The invention may find application in the termination and splicing of high voltage cables operating at voltages up to 15 kV, and even higher e.g. up to 40 kV, or 72 kV in some cases. At operating voltages of up to 15 kV it is usually possible to dispense entirely with the provision of further stress control means, so that the insulating inner layer is in direct contact with the shield and/or the exposed conductor, although the invention does not exclude the possibility that further stress control means may be used. For example, at higher operating voltages e.g. up to 40 kV or up to 72 kV, it may be desirable to provide the enclosure with an inner layer of stress grading material which, when the insulating layer overlies the or each cable shield, may have electrical impedance characteristics which are resistive or capacitative, or a combination of both. Preferably, however, the stress grading layer has an at least partly resistive character and extends from the exposed conductor to the or each cable shield. Preferably the stress grading inner layer is semi-conductive and comprises a polymeric matrix having dispersed therein a conductive filler, and especially carbon black. Suitable polymeric materials and carbon blacks for use in the polymeric matrix include those listed previously. The amount of carbon black in the stress grading material will depend to some extent on the type of black used and the polymer matrix, but preferably the material comprises from 5 to 150 parts by weight of carbon black, per 100 parts by weight of resin. Alternatively, there may be used as the stress grading innermost layer a composition having non-linear electrical resistive characteristics, for example as described in British Pat. Nos. 1,470,501, 1,470,502, 1,470,503 and 1,470,504 the disclosures of which are incorporated herein by reference. In place of the polymeric materials listed previously, the stress grading innermost layer may comprise a fluid coating such as a mastic, for example as described in British Patent 1,526,397.
The stress grading innermost layer preferably has a specific impedance in the range 107 to 1010 ohm cm, for example close to 109 ohm cm, measured at a frequency of 50 Hz. The stress grading layer used in the closure advantageously has a D.C. resistivity in the range of 1010 to 1011 ohm cm.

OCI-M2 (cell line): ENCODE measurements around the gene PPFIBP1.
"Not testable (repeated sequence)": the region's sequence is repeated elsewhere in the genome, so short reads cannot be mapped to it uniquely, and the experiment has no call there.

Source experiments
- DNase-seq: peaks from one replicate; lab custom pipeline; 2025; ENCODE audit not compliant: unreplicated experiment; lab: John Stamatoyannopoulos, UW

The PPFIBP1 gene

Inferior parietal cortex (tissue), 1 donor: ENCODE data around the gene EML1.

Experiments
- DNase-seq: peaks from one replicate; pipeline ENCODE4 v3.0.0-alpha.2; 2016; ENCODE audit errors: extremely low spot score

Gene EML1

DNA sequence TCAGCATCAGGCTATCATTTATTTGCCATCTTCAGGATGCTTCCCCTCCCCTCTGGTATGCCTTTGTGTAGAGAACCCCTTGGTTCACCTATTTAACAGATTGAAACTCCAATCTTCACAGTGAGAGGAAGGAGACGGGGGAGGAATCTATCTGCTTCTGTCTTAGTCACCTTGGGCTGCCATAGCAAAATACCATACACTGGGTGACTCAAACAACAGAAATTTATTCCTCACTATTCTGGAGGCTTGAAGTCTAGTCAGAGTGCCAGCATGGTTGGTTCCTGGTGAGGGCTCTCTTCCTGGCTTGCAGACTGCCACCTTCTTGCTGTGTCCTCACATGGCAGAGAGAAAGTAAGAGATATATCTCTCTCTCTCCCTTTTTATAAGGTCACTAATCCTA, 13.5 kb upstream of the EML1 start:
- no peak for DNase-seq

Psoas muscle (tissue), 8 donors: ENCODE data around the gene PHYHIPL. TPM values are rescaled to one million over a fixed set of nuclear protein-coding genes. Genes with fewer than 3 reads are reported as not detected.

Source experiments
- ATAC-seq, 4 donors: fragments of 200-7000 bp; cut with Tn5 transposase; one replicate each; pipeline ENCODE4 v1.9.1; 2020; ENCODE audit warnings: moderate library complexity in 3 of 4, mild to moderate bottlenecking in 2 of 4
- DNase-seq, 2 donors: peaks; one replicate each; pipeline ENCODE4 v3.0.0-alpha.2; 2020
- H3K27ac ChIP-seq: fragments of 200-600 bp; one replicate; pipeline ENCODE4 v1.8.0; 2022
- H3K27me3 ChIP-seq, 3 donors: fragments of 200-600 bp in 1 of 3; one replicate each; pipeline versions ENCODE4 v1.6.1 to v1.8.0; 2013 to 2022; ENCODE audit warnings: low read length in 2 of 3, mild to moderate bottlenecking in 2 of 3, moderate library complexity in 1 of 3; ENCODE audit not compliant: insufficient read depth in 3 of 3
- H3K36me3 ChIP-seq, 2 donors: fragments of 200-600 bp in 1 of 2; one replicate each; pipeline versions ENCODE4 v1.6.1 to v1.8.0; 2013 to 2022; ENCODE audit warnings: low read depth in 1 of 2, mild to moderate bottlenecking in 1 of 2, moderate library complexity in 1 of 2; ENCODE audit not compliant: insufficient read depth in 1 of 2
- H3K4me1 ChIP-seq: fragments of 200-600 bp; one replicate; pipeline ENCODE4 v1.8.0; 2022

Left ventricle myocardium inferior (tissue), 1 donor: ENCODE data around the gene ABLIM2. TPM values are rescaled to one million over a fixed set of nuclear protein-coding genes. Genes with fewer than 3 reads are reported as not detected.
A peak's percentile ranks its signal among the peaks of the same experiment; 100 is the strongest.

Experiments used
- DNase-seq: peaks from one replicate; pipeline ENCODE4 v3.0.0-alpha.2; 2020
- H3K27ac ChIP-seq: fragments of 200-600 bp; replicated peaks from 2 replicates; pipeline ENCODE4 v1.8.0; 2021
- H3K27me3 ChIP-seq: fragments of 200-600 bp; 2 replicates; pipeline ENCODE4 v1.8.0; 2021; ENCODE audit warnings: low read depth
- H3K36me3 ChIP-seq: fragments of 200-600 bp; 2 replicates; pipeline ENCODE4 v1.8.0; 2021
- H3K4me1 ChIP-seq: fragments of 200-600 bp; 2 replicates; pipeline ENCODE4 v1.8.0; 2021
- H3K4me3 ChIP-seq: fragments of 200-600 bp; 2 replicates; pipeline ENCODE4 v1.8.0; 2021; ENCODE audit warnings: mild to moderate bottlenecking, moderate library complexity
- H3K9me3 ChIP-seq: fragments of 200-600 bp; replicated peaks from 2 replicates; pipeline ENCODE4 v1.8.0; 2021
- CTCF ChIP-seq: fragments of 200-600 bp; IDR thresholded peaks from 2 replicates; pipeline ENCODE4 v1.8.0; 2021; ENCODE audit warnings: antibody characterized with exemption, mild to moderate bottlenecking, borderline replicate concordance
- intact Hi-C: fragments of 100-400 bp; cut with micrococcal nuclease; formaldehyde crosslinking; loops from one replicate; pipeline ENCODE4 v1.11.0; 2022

Since the resistive stress grading layer, when present, extends from the exposed conductor to the or each shield when the protective sleeve is installed, it is also possible (although not essential) for the stress grading layer to extend along substantially the entire length of the sleeve. Also, it has been found that it is possible thereby to dispense with other forms of stress grading such as stress grading cones, allowing the entire sleeve to be formed by relatively inexpensive extrusion methods. Thus in a further aspect of the invention there is provided a protective sleeve for a cable termination or splice which comprises a dimensionally recoverable extruded tubular article having an innermost stress grading resistive layer, an insulating inner layer and a conductive outer layer. The relative thicknesses of the insulating inner layer and the conductive outer layer will be dictated to some extent by the required electrical properties of the enclosure, but in general the insulating layer will have a thickness of from 2 to 15 mm, preferably from 3 to 10 mm, and the conductive layer will have a thickness of from 0.5 to 5 mm, preferably from 1 to 3 mm. It has been found that for electrical cables carrying voltages such that an insulating layer thickness of up to 4 mm is no longer sufficient, additional forms of stress control are necessary. Thus for cables carrying voltages of 15 kV or greater, a stress grading innermost layer is usually required. For cables carrying voltages of 35 kV or more it may also be necessary to taper the insulating layer to a point adjacent the end of the shield as described below. Preferably, however, the insulating layer is of substantially uniform cross-section for at least the central 60%, and most preferably 75% of its length. For cables carrying voltages below 35 kV it is more preferred for the insulating layer at least in the stable or freely recovered state, to be of substantially uniform cross section along its entire length.
The invention, however, also comprehends the use of a tapered portion of the insulating layer to produce a stress cone adjacent the or each cable shield end, although such tapered portion preferably does not extend beyond the cable shield, and merely provides a "step" from a larger to a smaller cross-section portion of the insulating layer. For cables up to 15 kV, no additional stress grading layer is usually required and the insulation layer therefore overlaps the or each shield by an amount at least equal to the thickness of its substantially uniform cross-section portion. Preferably, the substantially uniform cross-section portion of the insulating layer includes that portion overlying the or each cable shield end, and therefore the insulating layer overlap is at least equal to the thickness of the insulating layer at that point. Preferably the overlap is from 2.5 to 6 times the thickness of the substantially uniform cross-section portion of the insulating layer. In the majority of cases, no significant further improvement is obtained by using an overlap in excess of 3 times the thickness of the substantially inform cross-section portion.